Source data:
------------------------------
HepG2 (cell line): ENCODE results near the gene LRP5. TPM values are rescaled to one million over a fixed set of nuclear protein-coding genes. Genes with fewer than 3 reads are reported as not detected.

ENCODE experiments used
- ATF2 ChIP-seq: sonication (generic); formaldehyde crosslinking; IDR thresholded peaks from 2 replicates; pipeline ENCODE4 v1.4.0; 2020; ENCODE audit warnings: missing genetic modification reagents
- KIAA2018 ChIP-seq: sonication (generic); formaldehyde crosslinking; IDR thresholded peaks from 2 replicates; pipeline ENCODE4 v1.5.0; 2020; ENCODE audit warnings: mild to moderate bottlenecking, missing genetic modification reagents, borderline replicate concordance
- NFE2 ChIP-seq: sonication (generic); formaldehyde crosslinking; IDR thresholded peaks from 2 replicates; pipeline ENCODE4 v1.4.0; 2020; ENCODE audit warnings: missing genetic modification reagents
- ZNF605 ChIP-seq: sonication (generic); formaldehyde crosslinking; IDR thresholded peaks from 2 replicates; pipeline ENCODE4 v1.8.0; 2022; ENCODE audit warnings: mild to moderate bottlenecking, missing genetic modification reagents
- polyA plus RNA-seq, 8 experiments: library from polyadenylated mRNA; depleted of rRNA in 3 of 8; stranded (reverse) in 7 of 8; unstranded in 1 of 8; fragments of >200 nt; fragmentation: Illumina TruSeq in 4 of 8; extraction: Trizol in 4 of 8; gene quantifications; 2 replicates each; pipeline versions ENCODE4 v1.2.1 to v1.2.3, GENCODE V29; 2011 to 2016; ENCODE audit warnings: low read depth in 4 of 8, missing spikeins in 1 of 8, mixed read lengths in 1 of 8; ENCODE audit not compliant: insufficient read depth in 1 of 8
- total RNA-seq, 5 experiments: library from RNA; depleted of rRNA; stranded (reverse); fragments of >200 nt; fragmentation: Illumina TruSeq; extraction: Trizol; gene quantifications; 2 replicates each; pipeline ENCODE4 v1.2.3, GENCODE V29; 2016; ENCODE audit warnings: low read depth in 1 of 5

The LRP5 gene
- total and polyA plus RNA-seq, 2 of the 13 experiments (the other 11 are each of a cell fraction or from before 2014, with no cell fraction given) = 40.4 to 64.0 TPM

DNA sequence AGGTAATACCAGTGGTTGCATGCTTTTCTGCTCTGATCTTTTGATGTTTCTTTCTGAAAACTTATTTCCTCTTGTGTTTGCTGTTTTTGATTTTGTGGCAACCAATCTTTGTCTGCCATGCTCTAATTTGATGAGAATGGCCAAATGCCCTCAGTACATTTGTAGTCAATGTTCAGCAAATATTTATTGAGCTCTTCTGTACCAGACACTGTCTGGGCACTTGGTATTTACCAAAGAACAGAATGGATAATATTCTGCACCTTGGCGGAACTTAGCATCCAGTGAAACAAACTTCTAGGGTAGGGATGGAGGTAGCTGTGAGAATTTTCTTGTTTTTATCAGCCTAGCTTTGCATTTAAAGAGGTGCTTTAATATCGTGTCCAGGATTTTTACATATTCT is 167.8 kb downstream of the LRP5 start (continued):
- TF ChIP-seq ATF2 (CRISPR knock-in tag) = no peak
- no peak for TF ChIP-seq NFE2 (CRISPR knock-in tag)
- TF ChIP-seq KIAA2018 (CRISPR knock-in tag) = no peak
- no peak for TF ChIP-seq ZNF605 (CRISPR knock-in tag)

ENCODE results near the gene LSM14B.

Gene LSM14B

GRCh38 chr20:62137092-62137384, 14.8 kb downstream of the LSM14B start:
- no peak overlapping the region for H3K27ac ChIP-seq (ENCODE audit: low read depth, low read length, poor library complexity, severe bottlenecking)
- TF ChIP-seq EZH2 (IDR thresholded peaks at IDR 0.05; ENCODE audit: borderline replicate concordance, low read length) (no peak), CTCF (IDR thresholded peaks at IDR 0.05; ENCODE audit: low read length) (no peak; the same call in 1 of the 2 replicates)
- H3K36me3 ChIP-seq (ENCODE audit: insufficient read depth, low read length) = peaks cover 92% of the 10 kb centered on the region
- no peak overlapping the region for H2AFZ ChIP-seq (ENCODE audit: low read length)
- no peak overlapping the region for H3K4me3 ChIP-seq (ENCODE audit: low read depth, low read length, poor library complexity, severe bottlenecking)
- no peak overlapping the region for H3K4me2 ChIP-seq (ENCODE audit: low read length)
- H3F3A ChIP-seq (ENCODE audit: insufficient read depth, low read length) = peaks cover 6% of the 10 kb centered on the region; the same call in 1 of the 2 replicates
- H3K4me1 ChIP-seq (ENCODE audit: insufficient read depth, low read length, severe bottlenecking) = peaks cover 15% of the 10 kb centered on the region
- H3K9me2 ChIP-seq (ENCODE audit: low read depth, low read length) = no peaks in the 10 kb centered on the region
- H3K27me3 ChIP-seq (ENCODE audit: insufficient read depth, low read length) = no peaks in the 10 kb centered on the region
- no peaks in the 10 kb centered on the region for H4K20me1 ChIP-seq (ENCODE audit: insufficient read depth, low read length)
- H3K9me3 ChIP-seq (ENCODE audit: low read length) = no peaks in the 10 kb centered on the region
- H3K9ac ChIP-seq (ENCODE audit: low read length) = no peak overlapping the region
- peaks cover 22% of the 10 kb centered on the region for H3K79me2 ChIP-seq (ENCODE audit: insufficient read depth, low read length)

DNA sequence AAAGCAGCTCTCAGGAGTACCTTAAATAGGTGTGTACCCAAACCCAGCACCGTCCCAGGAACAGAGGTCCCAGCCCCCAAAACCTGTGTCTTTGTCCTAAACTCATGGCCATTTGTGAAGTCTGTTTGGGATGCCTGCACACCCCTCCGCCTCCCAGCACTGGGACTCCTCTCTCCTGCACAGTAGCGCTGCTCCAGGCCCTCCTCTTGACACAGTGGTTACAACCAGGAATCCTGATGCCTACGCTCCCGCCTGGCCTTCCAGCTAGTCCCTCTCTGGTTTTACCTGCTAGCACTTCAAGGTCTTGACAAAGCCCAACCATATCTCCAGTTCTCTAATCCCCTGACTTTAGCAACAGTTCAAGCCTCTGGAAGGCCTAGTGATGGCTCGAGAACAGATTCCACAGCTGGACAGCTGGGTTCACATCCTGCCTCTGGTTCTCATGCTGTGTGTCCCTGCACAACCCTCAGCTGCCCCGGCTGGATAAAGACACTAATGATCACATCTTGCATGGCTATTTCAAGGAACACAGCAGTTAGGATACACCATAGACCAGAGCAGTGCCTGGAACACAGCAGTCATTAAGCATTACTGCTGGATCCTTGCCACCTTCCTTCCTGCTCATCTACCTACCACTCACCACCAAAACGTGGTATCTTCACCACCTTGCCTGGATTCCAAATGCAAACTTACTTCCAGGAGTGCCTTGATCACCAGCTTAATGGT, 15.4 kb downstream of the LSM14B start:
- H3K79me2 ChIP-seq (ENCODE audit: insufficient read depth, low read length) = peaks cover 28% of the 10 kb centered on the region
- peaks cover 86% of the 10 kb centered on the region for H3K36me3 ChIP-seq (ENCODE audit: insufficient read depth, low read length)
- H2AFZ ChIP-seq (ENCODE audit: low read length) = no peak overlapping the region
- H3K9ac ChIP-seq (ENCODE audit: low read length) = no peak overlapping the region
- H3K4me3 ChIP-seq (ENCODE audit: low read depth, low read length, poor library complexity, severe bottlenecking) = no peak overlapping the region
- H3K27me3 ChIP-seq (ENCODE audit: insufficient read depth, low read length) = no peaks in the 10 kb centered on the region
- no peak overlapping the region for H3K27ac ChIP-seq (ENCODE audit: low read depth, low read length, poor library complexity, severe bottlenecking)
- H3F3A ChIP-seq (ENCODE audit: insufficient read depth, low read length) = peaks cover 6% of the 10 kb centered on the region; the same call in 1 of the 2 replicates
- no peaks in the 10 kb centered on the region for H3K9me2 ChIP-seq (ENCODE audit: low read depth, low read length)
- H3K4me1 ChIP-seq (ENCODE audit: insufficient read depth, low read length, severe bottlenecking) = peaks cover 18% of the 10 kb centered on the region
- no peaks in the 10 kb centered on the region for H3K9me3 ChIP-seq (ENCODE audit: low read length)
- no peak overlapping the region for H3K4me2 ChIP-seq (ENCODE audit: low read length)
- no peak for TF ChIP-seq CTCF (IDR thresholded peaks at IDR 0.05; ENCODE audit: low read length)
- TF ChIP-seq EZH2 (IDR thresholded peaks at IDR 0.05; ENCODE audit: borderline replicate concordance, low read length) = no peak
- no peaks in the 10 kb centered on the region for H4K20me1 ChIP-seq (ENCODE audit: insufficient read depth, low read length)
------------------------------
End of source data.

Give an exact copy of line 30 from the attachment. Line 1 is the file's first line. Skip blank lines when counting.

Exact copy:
- H3K9me3 ChIP-seq (ENCODE audit: low read length) = no peaks in the 10 kb centered on the region